The inventions disclosed in the five related patents to Kelly—U.S. Pat. No. 5,865,740, No. 5,865,741, No. 5,916,159, No. 6,066,093, and No. 6,157,851—involve various alternatives for the purpose of trying to effect those goals. The common invention in those patents is a disposable electrode positioning device and utilizes a non-conducting flexible sheet in the form of a mask having a predetermined dimensional sensor array. The flexible sheet serves as a template for aligning connectors or sensors, either of the electrode or electrodeless type, on the chest of a patient for transmitting electrical impulses.
An important aspect of the Kelly inventions is that the flexible non-conductive sheet is provided in a plurality of sizes, with each size having arrays V1, V2, V3 and V4, at substantially the same locations and having arrays V5 and V6 at different locations depending on size. In this regard, the locations of V5 and V6 are based on a measured distance between the left midclavicular line and the left midaxillary line on the chest of a patient.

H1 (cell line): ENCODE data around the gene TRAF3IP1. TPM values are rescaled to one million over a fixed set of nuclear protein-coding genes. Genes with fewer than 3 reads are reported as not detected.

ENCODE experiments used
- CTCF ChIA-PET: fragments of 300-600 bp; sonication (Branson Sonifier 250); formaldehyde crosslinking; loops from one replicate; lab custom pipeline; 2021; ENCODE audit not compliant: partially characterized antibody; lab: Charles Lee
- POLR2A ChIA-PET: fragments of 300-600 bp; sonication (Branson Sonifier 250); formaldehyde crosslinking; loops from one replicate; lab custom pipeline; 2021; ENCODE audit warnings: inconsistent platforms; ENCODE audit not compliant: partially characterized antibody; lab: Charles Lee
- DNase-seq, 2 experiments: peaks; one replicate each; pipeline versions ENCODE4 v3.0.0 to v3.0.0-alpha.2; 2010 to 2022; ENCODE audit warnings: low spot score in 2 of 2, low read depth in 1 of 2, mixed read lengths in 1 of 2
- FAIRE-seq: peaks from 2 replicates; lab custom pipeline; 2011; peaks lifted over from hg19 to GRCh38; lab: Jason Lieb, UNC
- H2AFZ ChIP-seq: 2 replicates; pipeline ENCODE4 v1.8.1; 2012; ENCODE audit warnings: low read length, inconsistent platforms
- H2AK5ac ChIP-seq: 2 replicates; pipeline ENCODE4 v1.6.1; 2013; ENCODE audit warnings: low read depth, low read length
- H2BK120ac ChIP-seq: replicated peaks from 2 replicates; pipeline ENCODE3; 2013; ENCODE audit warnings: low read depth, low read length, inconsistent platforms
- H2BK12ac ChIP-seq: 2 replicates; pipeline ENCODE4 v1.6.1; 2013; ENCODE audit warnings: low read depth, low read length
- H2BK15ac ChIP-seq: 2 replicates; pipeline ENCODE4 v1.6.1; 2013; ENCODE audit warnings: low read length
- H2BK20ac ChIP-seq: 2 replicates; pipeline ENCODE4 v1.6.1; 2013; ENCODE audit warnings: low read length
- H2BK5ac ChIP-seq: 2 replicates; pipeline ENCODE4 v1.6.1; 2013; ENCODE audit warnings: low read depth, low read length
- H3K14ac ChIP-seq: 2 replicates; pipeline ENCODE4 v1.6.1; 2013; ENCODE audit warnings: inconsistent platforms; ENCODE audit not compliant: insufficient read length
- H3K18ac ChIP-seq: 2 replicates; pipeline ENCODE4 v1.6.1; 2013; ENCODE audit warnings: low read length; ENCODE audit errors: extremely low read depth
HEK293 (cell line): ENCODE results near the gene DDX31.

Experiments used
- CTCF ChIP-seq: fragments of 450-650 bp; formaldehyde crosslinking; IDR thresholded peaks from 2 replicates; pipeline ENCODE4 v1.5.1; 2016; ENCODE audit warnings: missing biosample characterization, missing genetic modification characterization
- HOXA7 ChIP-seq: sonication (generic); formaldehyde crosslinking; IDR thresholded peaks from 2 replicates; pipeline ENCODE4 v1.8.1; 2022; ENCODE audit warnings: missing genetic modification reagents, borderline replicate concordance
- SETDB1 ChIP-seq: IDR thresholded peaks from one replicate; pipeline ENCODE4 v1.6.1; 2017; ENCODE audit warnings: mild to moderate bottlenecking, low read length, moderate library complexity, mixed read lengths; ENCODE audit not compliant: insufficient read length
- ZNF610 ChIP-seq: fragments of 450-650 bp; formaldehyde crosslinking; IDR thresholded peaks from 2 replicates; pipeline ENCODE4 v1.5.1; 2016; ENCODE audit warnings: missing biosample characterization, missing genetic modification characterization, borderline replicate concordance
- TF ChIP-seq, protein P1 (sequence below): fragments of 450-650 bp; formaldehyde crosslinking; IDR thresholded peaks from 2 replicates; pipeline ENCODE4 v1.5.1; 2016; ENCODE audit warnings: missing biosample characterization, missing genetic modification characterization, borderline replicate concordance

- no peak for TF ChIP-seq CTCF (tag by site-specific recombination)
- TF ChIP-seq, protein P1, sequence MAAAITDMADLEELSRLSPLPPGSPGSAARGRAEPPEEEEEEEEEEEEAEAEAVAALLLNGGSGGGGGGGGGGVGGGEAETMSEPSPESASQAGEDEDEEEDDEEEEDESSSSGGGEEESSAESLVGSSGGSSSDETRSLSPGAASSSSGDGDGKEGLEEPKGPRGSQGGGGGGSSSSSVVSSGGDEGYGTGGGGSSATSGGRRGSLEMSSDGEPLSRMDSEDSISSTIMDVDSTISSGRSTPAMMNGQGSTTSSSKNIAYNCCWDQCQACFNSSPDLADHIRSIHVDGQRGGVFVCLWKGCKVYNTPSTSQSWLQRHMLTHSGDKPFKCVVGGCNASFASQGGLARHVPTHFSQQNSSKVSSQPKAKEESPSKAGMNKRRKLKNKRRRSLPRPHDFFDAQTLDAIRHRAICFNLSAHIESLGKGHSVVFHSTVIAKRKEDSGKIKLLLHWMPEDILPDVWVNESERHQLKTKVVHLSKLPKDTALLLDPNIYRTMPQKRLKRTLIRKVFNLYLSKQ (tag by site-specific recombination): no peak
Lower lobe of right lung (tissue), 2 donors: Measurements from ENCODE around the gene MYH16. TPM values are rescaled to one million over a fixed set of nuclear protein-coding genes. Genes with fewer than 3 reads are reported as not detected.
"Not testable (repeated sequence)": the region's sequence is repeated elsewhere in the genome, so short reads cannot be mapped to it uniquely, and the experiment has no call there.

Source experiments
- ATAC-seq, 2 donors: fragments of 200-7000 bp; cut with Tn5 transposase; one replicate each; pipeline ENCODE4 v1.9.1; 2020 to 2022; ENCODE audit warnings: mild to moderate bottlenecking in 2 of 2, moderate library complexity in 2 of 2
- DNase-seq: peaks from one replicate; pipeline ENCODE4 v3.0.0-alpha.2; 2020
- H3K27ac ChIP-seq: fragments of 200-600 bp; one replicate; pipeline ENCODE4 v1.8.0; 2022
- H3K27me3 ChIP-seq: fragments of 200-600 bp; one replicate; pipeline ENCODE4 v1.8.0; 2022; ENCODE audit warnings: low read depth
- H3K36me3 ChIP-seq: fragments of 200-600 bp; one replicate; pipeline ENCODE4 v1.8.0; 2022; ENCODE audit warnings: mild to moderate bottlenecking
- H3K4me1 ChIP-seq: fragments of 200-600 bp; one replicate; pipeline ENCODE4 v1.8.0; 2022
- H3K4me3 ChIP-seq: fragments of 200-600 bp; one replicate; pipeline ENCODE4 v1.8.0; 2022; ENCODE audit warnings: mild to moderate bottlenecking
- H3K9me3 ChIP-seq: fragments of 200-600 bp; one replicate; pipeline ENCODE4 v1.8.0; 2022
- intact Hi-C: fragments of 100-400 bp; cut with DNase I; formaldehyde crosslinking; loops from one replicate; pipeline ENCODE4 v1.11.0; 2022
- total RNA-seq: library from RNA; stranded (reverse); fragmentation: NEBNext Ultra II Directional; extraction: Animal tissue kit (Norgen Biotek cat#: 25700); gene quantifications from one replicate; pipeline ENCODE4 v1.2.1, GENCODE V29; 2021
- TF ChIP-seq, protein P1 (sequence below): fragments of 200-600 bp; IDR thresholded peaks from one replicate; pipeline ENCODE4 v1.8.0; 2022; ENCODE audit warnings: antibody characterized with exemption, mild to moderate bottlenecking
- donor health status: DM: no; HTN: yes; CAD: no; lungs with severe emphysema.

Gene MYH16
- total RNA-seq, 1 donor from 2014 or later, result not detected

An alternative of the related inventions is that the dimensional array on the flexible non-conductive sheet is provided with cutouts to form a template or mask which is placed on the patient's chest and then conventional electrodes can be positioned in the cutouts. Still another aspect of the related inventions is that the template can be provided with a plurality of conventional tab, snap, or other electrodes affixed on their top sides to the flexible sheet to be placed against the patient's chest. The electrodes are positioned in accordance with the predetermined dimensional array. Small cutouts, or openings, in the template expose the electrode tabs for attaching lead wire clips. Snap electrodes protrude through the template to permit the attachment of lead wire snap connectors.
In a further aspect of the related inventions, the top sides of individual electrodes can be lightly affixed to the flexible sheet of material at the predetermined dimensional array locations. The sheet can be placed on the patient's chest and then peeled away leaving the electrodes properly located on the chest. Each of these concepts can be employed in the concept of the basic embodiment of the present invention as disclosed in the related patent application and U.S. Pat. No. 6,006,125 described earlier.